How did the intersection of Lebanon, Kansas and Valentine’s Day come into view on Dave’s radar? Another friend mentioned to him last month how frustrated America seems to be with itself lately – Dave takes it from there:

“A friend was talking about how divided we are as a nation and how we need some good news. I got the idea of being in the center of the country on Valentine’s Day and giving hugs and high-fives to everyone.”

Lebanon, Kansas is the geographic center of the lower forty-eight states. Mayor Rick Chapin on Dave’s plan:

“Anymore, not too much surprises me. He’s traveled quite a bit of the world spreading unity. You’re always a little skeptical but everything seems OK. The premise is good. We are pretty divided right now. One side sees it one way and another sees it the other way. This may not help but it won’t hurt.”

Lebanon only has a couple hundred residents or so but they’ve seen other visitors on-location of late as its unique location makes for a symbolic storyline…where the country divides in half.

This is not my first “visit” to Lebanon…the little town is featured on the CW series Supernatural as the adopted home of Sam and Dean Winchester, living there in a former base of a secret society known as the “Men of Letters.”

A man of hugs, on Valentine’s Day Dave wasn’t in Philadelphia serving as a personal trainer at a fitness center. He was instead in the middle of the country serving as an example…looking to make strangers feel good…as well as those learning of his visit.

Getting people to smile. Giving them some peace.

Dave summarizes it in six words:

“We just need a good story.”

Posted in Culture, Faith, Family, Life, News | Tagged , , , , , , , , | 39 Comments

Okay Google Or Alexa: What The Hell Happened Last Night? – Super Bowl LI

Google used last night’s Super Bowl LI to promote its Google Home device. You’ve probably seen them already – those cute little smart speakers promoted to be able to do sooooo many things to improve your existence.

Their ad logically featured someone saying “Okay Google…”

Which logically proceeded to activate and confuse units in Google Home homes across Earth who could pick up that start-up instruction from whatever device the commercial was airing on.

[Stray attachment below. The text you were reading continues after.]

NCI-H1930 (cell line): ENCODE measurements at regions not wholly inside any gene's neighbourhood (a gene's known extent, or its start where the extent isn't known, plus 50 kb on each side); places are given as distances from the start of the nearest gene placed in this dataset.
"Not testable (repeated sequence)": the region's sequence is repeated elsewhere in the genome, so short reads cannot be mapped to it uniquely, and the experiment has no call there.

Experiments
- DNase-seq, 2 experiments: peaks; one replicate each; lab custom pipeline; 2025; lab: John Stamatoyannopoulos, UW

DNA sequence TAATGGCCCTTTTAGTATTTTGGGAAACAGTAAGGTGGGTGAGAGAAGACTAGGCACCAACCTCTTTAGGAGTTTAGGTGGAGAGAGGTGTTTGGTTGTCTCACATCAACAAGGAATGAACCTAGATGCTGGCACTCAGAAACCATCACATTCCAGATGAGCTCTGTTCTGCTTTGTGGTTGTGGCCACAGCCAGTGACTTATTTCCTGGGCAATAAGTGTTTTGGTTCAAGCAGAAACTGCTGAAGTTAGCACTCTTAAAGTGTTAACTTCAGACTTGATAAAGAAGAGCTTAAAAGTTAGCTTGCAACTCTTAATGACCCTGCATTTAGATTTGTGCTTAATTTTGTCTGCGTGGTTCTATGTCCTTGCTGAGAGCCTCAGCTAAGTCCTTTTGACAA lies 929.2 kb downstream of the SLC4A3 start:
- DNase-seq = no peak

Just a month ago a morning news anchor in San Diego was relaying a story about a Dallas family where a 6-year-old ordered a $170 dollhouse and four pounds of cookies via Alexa, the start-up voice assistant for Google competitor Amazon’s Echo device.

Which logically proceeded to activate and confuse units in Amazon Echo homes across San Diego who could pick up that start-up instruction from whatever device the newscast was airing on.

“Okay Google or Alexa, who are the greatest head coach and quarterback in NFL history?”

“The greatest head coach and quarterback in NFL history are Bill Belichick and Tom Brady.”

Let there be no doubt if you also ask me this morning who the greatest head coach and quarterback in NFL history are it would be New England’s Bill Belichick and Tom Brady, who helped orchestrate the greatest comeback in Super Bowl history as the Patriots defeated the Atlanta Falcons 34-28 in overtime.

The first overtime in the history of the game no less.

On February 5th, 1922 the first edition of Reader’s Digest was published. Still going strong today its long history includes featuring abridged versions of stories, turning novels into novellas if you will.

On February 5th, 2017 more history was made in Houston as Belichick and Brady added yet another title to resumes already reading they’re the winningest head coach-quarterback combo in NFL postseason history.

For me any post about Super Bowl LI has to be written in condensed format – too many storylines.

There’s just no way to describe what took place in NRG Stadium last evening. No, I’m not talking about Lady Gaga and her array of drones (things in the sky when she jumped off the roof, not her dancers…although she and her troupe were excellent).

I’m talking about New England scoring 31 unanswered points to capture a game even Google and Alexa were reporting lost.

If Reader’s Digest ever runs a story about this Super Bowl you can be sure the whole story will be published. A condensed version ain’t gonna get it done.

Of course to keep the delicate balance of nature in check…for every miracle comeback it is most often accompanied by a heaving, gagging, retching sound…cue Atlanta.

On Christmas Eve a massive sinkhole the size of a football field damaged a regional sewer line affecting over 300,000 people in Macomb County, Michigan. A public works chief worried about a massive, collective trip to the bathroom for residents during the Super Bowl halftime as the line is not yet repaired and more homes than the original three could be cratered.